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Working with municipalities

Often, builder and property owners don’t recognize the challenges of working with municipalities...

Richard CrenianOften, builder and property owners don’t recognize the challenges of working with municipalities until it’s too late. Mitigating some of the risks is all part of the process, but it can sometimes feel like you’re working through layers of barriers.

Rest assured, once you know some tricks to the trade, it will become easier to navigate your way.

Here’s three areas where you can start:

Why local expertise matters

Land use systems in Canada are comprehensive. They are regulated by the Provinces and, while the fundamental regulations are similar, the process for each province is different. The entrance to the process is the same but how to get to the finish line varies from British Columbia to Ontario to Alberta.

First, if you don’t know much about your local municipality, do some research to familiarize yourself. For example, the Association of Municipalities Ontario, lists all 444 municipalities and towns with links to their various websites. There’s a section on How Municipal Governments Work, that covers details on the Municipal Act, to how municipal councils work. These are all good places to start for background knowledge.

Know who’s who in the process

There will be several areas of expertise required to hire. Trust me – don’t try to take this aspect of property ownership or management on unless you have a strong background in this area and know the municipality inside and out. Even then, specific expertise will still be needed.

Here are the keys to planning your project:

– An architect – think of this person as the “air traffic controller” to your project.
– An urban planner – this is the person who is familiar with all the city bylaws and knows where there is flexibility.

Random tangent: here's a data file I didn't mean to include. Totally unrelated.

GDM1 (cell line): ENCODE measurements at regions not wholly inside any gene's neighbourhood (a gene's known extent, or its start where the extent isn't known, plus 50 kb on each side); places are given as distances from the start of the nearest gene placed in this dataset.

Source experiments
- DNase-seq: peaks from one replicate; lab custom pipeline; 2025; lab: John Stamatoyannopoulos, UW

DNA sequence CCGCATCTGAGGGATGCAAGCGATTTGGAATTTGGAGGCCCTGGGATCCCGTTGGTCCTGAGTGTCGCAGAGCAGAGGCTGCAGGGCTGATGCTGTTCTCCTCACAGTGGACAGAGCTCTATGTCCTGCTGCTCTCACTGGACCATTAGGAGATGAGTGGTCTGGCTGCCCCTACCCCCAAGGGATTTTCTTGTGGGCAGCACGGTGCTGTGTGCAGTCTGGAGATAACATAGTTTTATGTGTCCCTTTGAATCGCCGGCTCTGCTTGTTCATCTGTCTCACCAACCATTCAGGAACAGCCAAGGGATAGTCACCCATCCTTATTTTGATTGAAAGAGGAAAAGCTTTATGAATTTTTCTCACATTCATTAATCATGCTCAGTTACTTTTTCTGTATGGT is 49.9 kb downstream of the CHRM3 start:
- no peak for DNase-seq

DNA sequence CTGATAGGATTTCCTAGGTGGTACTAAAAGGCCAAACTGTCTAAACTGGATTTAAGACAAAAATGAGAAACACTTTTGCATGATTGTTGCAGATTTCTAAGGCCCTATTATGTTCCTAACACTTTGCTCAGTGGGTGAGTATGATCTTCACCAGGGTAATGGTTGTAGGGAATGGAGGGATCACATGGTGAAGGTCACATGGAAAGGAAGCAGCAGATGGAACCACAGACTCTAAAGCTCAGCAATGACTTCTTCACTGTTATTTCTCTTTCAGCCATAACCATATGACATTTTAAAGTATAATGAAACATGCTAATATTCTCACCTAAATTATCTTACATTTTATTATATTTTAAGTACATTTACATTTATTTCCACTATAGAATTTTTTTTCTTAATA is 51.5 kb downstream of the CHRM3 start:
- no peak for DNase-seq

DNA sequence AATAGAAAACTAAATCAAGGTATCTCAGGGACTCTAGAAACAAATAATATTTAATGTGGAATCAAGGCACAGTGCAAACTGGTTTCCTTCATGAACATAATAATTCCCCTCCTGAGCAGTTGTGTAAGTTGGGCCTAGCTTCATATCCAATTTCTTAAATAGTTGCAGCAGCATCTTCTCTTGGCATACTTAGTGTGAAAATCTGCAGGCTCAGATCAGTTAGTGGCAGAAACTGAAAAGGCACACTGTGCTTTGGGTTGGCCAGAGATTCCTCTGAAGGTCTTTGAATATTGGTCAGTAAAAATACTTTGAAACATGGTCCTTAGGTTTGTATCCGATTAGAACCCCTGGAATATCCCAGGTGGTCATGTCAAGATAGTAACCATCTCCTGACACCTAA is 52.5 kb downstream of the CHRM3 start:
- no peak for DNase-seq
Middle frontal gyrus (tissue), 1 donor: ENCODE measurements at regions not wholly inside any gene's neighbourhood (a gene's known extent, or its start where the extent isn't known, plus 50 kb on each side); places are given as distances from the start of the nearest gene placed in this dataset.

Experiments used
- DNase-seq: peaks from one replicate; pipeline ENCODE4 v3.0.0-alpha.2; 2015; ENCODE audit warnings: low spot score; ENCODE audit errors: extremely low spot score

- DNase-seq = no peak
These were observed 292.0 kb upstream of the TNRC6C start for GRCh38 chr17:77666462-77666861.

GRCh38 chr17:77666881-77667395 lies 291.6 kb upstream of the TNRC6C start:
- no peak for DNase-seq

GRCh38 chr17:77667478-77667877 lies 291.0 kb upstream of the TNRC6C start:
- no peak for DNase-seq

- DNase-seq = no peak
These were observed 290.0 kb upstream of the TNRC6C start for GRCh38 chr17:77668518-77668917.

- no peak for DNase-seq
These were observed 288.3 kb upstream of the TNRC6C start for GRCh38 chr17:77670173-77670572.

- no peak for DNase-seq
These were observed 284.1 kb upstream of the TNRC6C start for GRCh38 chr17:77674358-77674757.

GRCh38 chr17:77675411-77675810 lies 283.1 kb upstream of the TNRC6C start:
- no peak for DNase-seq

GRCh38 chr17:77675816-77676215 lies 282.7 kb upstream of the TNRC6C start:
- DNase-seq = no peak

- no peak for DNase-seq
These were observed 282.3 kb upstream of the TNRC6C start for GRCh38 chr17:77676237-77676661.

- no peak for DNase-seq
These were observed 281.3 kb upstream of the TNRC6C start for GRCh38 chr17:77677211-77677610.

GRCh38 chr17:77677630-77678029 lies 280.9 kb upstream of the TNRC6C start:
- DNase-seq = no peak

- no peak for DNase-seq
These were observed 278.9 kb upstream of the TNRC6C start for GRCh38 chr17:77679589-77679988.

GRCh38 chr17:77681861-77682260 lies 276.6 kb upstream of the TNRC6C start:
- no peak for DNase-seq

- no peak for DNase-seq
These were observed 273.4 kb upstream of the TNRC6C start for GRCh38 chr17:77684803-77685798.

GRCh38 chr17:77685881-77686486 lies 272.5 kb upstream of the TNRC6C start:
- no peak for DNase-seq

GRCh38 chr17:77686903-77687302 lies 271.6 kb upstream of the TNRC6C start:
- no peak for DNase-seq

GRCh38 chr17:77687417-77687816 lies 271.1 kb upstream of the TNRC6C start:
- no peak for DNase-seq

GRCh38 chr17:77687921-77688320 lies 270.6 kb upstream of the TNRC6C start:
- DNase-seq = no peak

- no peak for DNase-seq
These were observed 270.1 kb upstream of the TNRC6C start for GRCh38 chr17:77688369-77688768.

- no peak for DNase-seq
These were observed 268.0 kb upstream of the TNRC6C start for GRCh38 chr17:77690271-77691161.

– An engineer – there are several types of engineers likely required for the project including structural, mechanical, and civil. Keep in mind that there will be different regulations and municipal protocols for each level, so make sure to ask if the planner or engineer has this knowledge.

Find professionals you can trust, and be sure to do background checks to verify their reputation.

Pay attention to the political climate

Can regulations change quickly? Sometimes, they can. With a new municipal council elected every four years, this is bound to happen.

Be aware of key planning issues happening at the city council level. For example, the City of Edmonton, like many municipalities, is concerned about urban sprawl. As a result, they recently changed regulations to accommodate more in fill density. With the new bylaws, a 50 foot lot, could be divided into a 25 foot lot – a corner lot could now be converted to a duplex or triplex.

Issues like urban sprawl and climate change can have a definite influence on building regulations and code. Pay attention to how major issues impact the micro-level.

At your service?

Increasingly, city governments recognize the need to be customer-friendly. Although local expertise is needed, more information is becoming available on websites to help navigate answers needed. Expect hiccups along the way and aim to get ahead when you can.

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